I addressed much of this a few weeks ago in this article. It has chickens!

To summarize: there is no particularly valid reason to prioritize the genetic definition of sex above all other aspects of physical sex: hormones, secondary sexual characteristics, genital configuration, etc. Chromosomes actually don’t play nearly as much of a role in human sexual differentiation as we often think they do. The Y chromosome is mostly deteriorating junk DNA that’s only real function is to turn the gonads into testes. In an XX cell, one of the X chromosomes is deactivated. As such, there’s no real functional difference between a “female” cell and a “male” cell. The process of sexual differentiation in humans is not genetic in nature, but hormonal.

As for the matter of being “cosmetically” female… a trans woman’s secondary sexual characteristics are in no substantial way different from that of a cis woman and are formed through the exact same physical processes. If my breasts are to be deemed “cosmetic”, so too must the breasts of any woman at all.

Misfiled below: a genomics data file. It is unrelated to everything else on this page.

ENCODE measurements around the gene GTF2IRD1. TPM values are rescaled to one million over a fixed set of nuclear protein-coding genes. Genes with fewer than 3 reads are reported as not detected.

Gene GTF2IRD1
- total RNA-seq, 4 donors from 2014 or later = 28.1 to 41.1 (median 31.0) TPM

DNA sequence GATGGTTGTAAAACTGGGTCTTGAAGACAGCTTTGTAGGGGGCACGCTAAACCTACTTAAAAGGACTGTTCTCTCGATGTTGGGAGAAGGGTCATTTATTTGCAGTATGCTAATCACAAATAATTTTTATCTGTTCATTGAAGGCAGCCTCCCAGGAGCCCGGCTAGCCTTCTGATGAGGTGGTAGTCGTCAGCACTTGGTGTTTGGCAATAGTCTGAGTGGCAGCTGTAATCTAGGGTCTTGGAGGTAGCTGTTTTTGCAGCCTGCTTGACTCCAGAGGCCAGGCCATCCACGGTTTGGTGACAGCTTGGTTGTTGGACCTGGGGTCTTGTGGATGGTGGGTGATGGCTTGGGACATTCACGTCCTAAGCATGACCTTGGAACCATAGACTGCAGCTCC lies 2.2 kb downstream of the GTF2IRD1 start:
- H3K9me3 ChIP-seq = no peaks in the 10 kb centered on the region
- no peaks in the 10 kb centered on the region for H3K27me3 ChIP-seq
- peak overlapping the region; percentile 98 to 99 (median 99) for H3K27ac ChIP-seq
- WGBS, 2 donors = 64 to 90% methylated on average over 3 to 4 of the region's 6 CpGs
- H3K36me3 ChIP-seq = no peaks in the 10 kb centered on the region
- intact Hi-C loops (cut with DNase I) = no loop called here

There is no single variable we can point to that suggests someone is “really” female or not. Doing so for any individual trait will necessarily require excluding some cis women from the category. There are some traits that no trans woman possesses, but there will always be cis women who don’t possess those traits either. As such, there is no definitive way that you can suggest trans women are outside of the category “woman” but all cis women are in. At least not without going into tautologies like “only cis women are really women because trans women aren’t really women”. In so far as the term “woman” is to be at all meaningful and consistent, trans women must be included.

11. Drag queens, transsexuals, transgenders, cross-dressers, what’s the difference?

First, don’t say “transgenders”. Nouning-the-adjective places the category above the person. Say “transgender women/men/people”.

Transgender is an umbrella term that includes all significant deviation from the norms of gender and sex. Drag queens, transsexual people, cross-dressers, transvestic fetishists, people who identity as trans-masculine or trans-feminine, people who are genderqueer, etc. are all included.

Transsexual refers specifically to people who permanently transition from one sex to another, usually through one or more medical treatments such as hormone replacement therapy and/or genital reconstruction surgery, usually along with legal and social changes such as change of legal name and documentation, alternate gender presentation (clothing, make-up, etc.), voice training and so on.

The adjective “trans”, as in “trans woman”, usually means transsexual but sometimes means transgender. It’s usually clear from context. This article, for instance, has been about transsexual women.